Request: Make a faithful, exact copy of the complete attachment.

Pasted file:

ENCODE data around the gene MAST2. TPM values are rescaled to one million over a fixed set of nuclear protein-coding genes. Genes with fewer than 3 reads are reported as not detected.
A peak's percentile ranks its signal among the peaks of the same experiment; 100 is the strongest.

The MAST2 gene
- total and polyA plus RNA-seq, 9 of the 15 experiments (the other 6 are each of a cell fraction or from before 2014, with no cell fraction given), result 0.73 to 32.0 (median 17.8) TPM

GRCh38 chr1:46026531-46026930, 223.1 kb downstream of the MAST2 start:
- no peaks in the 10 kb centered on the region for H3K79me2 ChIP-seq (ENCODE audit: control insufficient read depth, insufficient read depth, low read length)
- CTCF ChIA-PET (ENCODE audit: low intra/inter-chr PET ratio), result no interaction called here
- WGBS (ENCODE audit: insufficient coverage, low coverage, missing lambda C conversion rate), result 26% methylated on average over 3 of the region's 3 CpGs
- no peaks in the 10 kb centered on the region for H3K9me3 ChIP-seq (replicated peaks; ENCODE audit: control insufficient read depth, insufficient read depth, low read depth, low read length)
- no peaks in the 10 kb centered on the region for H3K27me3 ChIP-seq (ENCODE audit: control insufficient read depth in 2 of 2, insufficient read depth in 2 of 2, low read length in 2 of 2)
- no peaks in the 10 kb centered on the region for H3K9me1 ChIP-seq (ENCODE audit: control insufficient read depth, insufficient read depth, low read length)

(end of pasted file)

ENCODE data around the gene MAST2. TPM values are rescaled to one million over a fixed set of nuclear protein-coding genes. Genes with fewer than 3 reads are reported as not detected.
A peak's percentile ranks its signal among the peaks of the same experiment; 100 is the strongest.

The MAST2 gene
- total and polyA plus RNA-seq, 9 of the 15 experiments (the other 6 are each of a cell fraction or from before 2014, with no cell fraction given), result 0.73 to 32.0 (median 17.8) TPM

GRCh38 chr1:46026531-46026930, 223.1 kb downstream of the MAST2 start:
- no peaks in the 10 kb centered on the region for H3K79me2 ChIP-seq (ENCODE audit: control insufficient read depth, insufficient read depth, low read length)
- CTCF ChIA-PET (ENCODE audit: low intra/inter-chr PET ratio), result no interaction called here
- WGBS (ENCODE audit: insufficient coverage, low coverage, missing lambda C conversion rate), result 26% methylated on average over 3 of the region's 3 CpGs
- no peaks in the 10 kb centered on the region for H3K9me3 ChIP-seq (replicated peaks; ENCODE audit: control insufficient read depth, insufficient read depth, low read depth, low read length)
- no peaks in the 10 kb centered on the region for H3K27me3 ChIP-seq (ENCODE audit: control insufficient read depth in 2 of 2, insufficient read depth in 2 of 2, low read length in 2 of 2)
- no peaks in the 10 kb centered on the region for H3K9me1 ChIP-seq (ENCODE audit: control insufficient read depth, insufficient read depth, low read length)